The Conservatives have won the Hartlepool by-election in a seat that has been under Labour’s control since it was formed in the 1970s.
Hartlepool has a Conservative MP for the first time since the constituency was formed nearly 50 years ago when Jill Mortimair won the by-election.
Elections 2021 results: Conservatives Win Hartlepool from Labour in a by-election for the first time ever:
Ms Mortimer defeated her nearest rival, Labour’s Paul Williams, by 6,940 votes.
There were 16 candidates standing in the Hartlepool by-election, but Conservative Ms Mortimer won with 15,529 votes, while Labour’s Mr Williams got 8,589 votes.
Ms Mortimer described it as a “really historic” result, adding: “Not only that, But I am the first woman to be elected as an MP for this town.
She described her victory in the by-election as a “truly historic result and a crucial day.”
She also said:
I heard this over and over again on the doorstep and people have had enough and now through this result people have spoken and made it clear that it is time for a change.
Some tightening in the national polls, but this Hartlepool one looks very good for the Tories. Given Hartlepool will be one of the first results we get on Friday, it will shape the entire coverage of the results in England https://t.co/qpQsN7jUkm
— James Forsyth (@JGForsyth) May 4, 2021
The newly-elected MP said in her victory speech that Labour had taken people at Hartlepool for too long as trivial.
The result is a blow to Labour leader Sir Keir Starmer in his first electoral test since taking over the party.
But conservatives will see this as a sign that they are building on their advantages in traditional Labour heartlands in the 2019 general election.
Hartlepool by-election, Conservatives win a seat from Labour for the first time ever. Vote Share. pic.twitter.com/BbXLOXBwbg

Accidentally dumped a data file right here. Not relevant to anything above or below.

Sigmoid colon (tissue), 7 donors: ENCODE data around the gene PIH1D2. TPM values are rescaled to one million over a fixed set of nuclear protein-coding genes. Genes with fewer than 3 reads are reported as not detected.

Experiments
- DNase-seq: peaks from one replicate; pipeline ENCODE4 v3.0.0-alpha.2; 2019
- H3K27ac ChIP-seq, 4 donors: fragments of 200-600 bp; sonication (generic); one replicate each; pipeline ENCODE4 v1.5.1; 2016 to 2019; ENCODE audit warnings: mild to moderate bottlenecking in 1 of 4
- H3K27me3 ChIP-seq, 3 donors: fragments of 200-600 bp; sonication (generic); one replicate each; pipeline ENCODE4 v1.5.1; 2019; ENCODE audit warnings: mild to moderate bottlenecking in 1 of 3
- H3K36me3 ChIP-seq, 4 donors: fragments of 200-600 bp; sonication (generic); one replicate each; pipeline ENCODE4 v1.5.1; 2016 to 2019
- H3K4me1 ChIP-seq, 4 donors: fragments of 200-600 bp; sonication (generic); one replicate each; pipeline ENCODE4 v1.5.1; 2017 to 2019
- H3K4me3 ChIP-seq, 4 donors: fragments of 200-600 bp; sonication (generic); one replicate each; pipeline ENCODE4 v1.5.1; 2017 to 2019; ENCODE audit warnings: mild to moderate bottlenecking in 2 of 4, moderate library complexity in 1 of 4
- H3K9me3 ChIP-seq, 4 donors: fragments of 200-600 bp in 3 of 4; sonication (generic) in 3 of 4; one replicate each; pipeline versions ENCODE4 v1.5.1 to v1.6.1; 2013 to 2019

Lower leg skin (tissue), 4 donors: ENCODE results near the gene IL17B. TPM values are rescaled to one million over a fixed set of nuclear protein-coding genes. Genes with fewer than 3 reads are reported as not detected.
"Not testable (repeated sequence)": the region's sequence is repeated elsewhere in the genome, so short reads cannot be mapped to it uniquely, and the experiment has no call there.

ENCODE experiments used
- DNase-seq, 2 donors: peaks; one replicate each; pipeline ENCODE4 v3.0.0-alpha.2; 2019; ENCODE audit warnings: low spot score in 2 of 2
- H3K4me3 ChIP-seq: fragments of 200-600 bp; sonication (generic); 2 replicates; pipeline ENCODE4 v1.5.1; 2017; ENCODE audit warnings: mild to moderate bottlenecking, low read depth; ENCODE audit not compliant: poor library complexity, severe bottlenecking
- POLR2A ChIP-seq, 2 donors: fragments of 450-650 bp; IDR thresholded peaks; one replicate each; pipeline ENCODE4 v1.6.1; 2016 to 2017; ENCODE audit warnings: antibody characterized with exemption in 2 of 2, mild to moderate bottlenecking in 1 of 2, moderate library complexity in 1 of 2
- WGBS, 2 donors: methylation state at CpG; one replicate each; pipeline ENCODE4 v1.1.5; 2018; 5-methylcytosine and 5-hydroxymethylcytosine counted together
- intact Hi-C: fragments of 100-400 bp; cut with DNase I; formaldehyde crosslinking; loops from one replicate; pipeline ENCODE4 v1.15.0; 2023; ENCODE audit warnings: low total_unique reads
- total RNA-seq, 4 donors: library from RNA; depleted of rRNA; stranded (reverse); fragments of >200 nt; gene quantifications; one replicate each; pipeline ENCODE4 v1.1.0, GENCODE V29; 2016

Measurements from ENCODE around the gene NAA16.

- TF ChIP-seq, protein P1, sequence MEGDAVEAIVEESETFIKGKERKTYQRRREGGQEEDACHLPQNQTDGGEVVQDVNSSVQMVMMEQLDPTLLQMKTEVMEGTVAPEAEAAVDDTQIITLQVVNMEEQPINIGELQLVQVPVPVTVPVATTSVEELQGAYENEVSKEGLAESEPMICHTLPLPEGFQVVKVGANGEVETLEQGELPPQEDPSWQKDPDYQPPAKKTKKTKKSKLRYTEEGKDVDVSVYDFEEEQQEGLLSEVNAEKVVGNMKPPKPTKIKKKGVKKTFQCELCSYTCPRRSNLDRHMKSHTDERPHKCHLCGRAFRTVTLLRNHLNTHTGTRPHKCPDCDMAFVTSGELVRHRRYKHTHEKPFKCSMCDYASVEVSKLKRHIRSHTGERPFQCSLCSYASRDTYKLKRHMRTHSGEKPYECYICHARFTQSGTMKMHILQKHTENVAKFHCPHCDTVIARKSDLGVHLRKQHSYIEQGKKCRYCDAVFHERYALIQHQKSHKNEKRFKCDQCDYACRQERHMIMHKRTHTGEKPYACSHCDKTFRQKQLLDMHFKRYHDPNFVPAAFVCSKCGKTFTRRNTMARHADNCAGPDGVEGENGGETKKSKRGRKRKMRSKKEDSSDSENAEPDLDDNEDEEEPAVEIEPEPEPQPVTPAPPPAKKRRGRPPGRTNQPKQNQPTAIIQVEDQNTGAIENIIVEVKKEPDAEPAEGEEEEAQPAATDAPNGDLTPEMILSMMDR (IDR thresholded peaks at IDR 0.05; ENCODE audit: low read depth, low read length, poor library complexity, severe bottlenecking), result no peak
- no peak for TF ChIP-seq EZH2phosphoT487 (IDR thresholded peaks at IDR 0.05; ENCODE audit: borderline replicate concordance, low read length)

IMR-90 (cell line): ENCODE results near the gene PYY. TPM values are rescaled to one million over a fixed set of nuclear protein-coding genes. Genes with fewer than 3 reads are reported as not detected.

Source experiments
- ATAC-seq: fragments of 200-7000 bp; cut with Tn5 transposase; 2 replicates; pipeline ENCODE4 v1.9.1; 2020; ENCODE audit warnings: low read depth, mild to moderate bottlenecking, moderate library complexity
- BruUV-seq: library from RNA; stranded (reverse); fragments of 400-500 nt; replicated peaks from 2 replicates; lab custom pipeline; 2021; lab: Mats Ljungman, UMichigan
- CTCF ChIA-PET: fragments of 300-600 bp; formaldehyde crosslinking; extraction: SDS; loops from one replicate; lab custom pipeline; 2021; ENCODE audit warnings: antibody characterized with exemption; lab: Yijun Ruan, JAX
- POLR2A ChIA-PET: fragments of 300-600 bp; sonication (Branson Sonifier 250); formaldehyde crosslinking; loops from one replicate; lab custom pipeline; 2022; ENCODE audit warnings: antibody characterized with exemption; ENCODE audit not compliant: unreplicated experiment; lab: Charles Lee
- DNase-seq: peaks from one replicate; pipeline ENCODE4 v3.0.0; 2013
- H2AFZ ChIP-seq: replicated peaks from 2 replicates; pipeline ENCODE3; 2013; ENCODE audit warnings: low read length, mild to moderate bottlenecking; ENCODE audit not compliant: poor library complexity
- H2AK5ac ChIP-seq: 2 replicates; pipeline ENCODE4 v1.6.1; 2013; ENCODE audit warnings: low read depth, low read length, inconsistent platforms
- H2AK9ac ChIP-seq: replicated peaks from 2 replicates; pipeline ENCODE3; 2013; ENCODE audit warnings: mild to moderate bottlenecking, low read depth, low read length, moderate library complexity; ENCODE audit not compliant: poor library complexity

— Fact News (@factnewsoffical) May 7, 2021
Sir Keir faced immediate calls from labour’s left to “change direction immediately” following the result.
It is also a major blow to Labour leader Sir Keir Starmer to try to revive his party’s fortunes after a general election defeat in 2019.
Sir Keir was warning that his party had a “mountain to climb” to hang on to Hartleone, but allies of his predecessor as leader Jeremy Corbyn are calling on him to change direction.
Former shadow home secretary Diana Abbott tweeted:
“Beating Labour in Hartleone. It is not possible to blame Jeremy Corbyn for this result. Labour won the seat twice under his leadership. Kare Starmer should think again about his strategy. “
Diana Abbott, who is close to former party leader Jeremy Corbyn, also said:
The result of The Hartlepool was a “Crushing defeat” for her party.
Crushing defeat for Labour in Hartlepool. Not possible to blame Jeremy Corbyn for this result. Labour won the seat twice under his leadership. Keir Starmer must think again about his strategy #HartlepoolByElection
— Diane Abbott MP (@HackneyAbbott) May 7, 2021
The left-wing Momentum group, which supports Mr Corbyn, said:
“Starmer’s strategy of isolating the left and replacing the meaningful policy with empty buzzwords has comprehensively failed.”
But Sir Keir’s allies say the defeat means the party has not changed enough under his leadership.
Former Hartleon MP Lord Mendelson said:
His talks with the town’s voters made it clear that Mr Corbyn was “still casting a very dark cloud over Labour” and that the party had more to do to put the era behind it.
However, allies of Sir Keir pushed back amid the criticism from Labour’s left-wing.
Shadow communities and local government secretary Steve Reed said:
There was no need to ditch Sir Keir as party leader after just over a year of him being at the helm.
The party’s shadow schools minister, Wes Streeting, also backed Sir Keir. He tweeted:
“Our leadership has changed for the better, but the voters aren’t convinced that Labour has to.”
“This is a huge and urgent task. Keir gets it. So must we.”
At the general election, the Brexit Party had taken a close third place in Hartlepool behind the Tories.
The Hartlepool by-election is one of a number of results expected over the coming days following “Super Thursday”, with voters going to the polls in England, Scotland and Wales.